Phyllis Esposito: Interdimensional Private-Eye #90

While I helped to load the wagon, I had a chance to look around a little. We were parked in front of a building that looked to be half-spice-shop, half-shrine, with stained-glass windows and an ornate wrought-iron door set into the otherwise plain wooden building. Out front, a variety of bags and barrels contained dried goods of all descriptions.

Our cargo, as best I could determine, was some kind of local herb, ground into powder and now stored in wax-lined crates to keep it dry. Apparently, it was being sold as the repayment of some previous loan, so we weren’t even expected to return with the money. We get the crates delivered, the horses and wagon were ours, free and clear.

It was a suspiciously convenient arrangement for us. Either this was more fatey-fate-fate intervention, or the roads must be plenty dangerous around these parts.

Of course, no reason it couldn’t be both.

After we had finished loading the crates, Pensky declared himself on break and disappeared to somewhere off of the main strip. His demeanor and body language did not suggest he that he would enjoy company on this particular excursion. I think it was his middle finger that really told the tale.

Since Ms. Moon and Eduin were still occupied with our employers, I decided to see if I could get a little more out of Henricks. I hopped up into the back of the wagon and approached with a wave.

“Hey there,” I said, “Sorry about the hallelujah thing.”

Henricks continued to ignore me, staring at the wooden corner of the wagon as though watching it was all that kept the world in check.

“I’m sorry I called you ‘it’ too. Do you… ah, have a preferred pronoun?”

They turned to face me, scowl still intact. “If you are referring to your distasteful human customs of labeling genitals then I’ll thank you to leave me out of it!”

“Okay…” I said. “Asked and answered, I guess.”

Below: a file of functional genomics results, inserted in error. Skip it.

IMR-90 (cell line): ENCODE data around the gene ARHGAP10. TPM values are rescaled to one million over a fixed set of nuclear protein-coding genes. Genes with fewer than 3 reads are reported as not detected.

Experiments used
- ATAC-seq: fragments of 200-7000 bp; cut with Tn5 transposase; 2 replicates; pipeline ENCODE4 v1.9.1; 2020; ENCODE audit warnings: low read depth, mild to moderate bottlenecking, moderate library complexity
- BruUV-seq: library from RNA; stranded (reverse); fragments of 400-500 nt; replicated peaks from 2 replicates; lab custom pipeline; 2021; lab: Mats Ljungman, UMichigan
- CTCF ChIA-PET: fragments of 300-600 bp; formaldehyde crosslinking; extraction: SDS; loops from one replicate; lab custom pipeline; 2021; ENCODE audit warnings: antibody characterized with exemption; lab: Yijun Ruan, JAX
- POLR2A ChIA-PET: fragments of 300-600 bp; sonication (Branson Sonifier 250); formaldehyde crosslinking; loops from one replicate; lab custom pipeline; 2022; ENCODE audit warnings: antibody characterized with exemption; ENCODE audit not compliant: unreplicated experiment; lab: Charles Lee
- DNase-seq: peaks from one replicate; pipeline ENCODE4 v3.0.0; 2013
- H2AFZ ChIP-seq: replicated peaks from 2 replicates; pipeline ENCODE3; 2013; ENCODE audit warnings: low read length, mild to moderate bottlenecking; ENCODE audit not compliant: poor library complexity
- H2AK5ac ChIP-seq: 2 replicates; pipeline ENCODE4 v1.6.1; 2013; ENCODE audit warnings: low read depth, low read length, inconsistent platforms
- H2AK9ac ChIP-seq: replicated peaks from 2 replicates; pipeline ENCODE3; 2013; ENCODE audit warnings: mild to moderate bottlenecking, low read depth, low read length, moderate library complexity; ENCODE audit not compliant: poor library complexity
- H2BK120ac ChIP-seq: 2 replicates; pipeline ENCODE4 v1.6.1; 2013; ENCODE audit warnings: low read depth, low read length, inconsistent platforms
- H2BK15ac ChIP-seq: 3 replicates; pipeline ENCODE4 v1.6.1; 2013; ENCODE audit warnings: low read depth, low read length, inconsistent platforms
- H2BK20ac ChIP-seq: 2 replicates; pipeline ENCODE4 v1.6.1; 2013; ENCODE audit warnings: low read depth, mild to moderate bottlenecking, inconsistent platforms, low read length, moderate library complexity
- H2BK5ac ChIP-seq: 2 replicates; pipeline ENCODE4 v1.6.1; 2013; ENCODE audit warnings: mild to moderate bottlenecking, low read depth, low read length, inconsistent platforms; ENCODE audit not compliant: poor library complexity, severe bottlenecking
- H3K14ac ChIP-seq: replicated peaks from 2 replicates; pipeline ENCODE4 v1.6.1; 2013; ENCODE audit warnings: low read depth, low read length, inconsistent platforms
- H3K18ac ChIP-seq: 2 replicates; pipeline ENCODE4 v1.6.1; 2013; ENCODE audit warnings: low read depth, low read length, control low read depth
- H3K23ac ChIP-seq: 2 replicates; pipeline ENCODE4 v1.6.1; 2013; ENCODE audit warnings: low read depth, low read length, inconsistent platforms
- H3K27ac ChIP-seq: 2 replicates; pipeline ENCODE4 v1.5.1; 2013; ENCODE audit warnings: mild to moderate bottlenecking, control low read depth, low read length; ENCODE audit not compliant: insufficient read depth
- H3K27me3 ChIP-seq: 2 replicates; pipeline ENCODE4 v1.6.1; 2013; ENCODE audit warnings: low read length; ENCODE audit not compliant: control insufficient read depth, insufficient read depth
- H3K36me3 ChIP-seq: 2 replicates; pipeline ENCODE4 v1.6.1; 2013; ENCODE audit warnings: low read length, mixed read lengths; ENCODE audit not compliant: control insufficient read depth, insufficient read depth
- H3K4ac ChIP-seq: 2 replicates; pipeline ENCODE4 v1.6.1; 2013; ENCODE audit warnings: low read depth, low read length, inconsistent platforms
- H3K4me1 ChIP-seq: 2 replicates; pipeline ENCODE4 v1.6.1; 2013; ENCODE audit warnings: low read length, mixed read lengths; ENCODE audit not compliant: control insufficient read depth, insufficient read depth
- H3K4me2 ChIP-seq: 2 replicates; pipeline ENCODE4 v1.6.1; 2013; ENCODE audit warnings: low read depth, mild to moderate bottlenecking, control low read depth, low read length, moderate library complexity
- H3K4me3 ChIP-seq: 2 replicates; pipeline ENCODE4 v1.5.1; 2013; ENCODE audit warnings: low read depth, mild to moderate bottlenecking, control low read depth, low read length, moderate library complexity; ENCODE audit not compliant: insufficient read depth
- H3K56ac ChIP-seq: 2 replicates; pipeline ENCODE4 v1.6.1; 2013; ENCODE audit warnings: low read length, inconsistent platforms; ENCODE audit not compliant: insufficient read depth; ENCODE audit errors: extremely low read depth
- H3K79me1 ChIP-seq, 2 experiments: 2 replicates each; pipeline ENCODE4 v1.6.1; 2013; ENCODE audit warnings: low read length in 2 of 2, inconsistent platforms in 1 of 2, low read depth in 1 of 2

They returned to scowling at the side of the wagon, muttering something to the effect of: “…be asking to see my spleen next…”

There wasn’t enough room for me to sit down next to Henricks in the wagon, so instead I hopped out and leaned over the side to face them. “So what’s your plan?” I asked. “Play along, let us feed you and protect you until you get a chance to betray us and make a run for it?”

The folded their arms. “I’ll have you know that I am just as stuck here as you are. I have no facility with… magic.” They spat the word as though it had bitten their tongue on the way out. “Unless we can find a way to produce integrated circuit boards, pico-second precise resonator crystals, and a three-dimensionally printed beryllium-aluminum matrix, then I’m afraid my method of generating portals won’t be of much use.”

“Oh, don’t be so defeatist,” I said. “Maybe you’ll find another sucker willing to let you short-circuit their arm.”

Henricks stood up and leaned over the side of the wagon, looking down on me for once. “If you had just taken your opportunity to close the portal on Alurian when you had the chance, I wouldn’t have had to use my backup!”

I clenched my fists and counted to five before responding. “You know, I’m getting kind of tired of everybody else butting in to my plans and then telling me that I failed to carry out their plans.” I took a deep breath, and then smiled. “But fine,” I said. “Rehashing that right now won’t get us anywhere. I didn’t come over here to pick a fight with you.”

“Then why did you come over here?” they grumped.

“It looks like we’re both in this for the duration,” I said. “But you’ve been fighting these nanobots longer than I have, and if you want our continued food and protection, then you are going to tell me everything you know.”

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